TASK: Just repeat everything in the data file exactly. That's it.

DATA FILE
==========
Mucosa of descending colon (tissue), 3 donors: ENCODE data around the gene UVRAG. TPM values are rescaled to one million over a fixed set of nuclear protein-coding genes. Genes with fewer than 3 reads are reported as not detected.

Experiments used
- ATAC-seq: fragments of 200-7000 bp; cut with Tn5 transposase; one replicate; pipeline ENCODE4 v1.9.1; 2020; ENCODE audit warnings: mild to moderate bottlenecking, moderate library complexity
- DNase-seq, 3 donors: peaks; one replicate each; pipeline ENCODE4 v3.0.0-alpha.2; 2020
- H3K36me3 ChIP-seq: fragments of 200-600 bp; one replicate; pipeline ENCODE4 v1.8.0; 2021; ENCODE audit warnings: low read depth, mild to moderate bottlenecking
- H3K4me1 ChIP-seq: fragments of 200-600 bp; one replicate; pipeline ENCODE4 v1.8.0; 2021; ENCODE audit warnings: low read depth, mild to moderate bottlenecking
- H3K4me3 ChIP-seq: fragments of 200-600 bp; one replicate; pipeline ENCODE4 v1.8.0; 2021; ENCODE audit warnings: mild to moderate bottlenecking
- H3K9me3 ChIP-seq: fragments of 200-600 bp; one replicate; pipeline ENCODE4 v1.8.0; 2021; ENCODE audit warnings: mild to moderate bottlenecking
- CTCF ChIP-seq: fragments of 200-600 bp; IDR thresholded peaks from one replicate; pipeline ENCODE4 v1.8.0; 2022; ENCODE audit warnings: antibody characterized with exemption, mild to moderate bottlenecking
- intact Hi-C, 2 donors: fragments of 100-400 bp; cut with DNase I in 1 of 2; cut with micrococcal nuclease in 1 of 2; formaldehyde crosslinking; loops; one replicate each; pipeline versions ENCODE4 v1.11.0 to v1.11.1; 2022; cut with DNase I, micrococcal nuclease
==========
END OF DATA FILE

Mucosa of descending colon (tissue), 3 donors: ENCODE data around the gene UVRAG. TPM values are rescaled to one million over a fixed set of nuclear protein-coding genes. Genes with fewer than 3 reads are reported as not detected.

Experiments used
- ATAC-seq: fragments of 200-7000 bp; cut with Tn5 transposase; one replicate; pipeline ENCODE4 v1.9.1; 2020; ENCODE audit warnings: mild to moderate bottlenecking, moderate library complexity
- DNase-seq, 3 donors: peaks; one replicate each; pipeline ENCODE4 v3.0.0-alpha.2; 2020
- H3K36me3 ChIP-seq: fragments of 200-600 bp; one replicate; pipeline ENCODE4 v1.8.0; 2021; ENCODE audit warnings: low read depth, mild to moderate bottlenecking
- H3K4me1 ChIP-seq: fragments of 200-600 bp; one replicate; pipeline ENCODE4 v1.8.0; 2021; ENCODE audit warnings: low read depth, mild to moderate bottlenecking
- H3K4me3 ChIP-seq: fragments of 200-600 bp; one replicate; pipeline ENCODE4 v1.8.0; 2021; ENCODE audit warnings: mild to moderate bottlenecking
- H3K9me3 ChIP-seq: fragments of 200-600 bp; one replicate; pipeline ENCODE4 v1.8.0; 2021; ENCODE audit warnings: mild to moderate bottlenecking
- CTCF ChIP-seq: fragments of 200-600 bp; IDR thresholded peaks from one replicate; pipeline ENCODE4 v1.8.0; 2022; ENCODE audit warnings: antibody characterized with exemption, mild to moderate bottlenecking
- intact Hi-C, 2 donors: fragments of 100-400 bp; cut with DNase I in 1 of 2; cut with micrococcal nuclease in 1 of 2; formaldehyde crosslinking; loops; one replicate each; pipeline versions ENCODE4 v1.11.0 to v1.11.1; 2022; cut with DNase I, micrococcal nuclease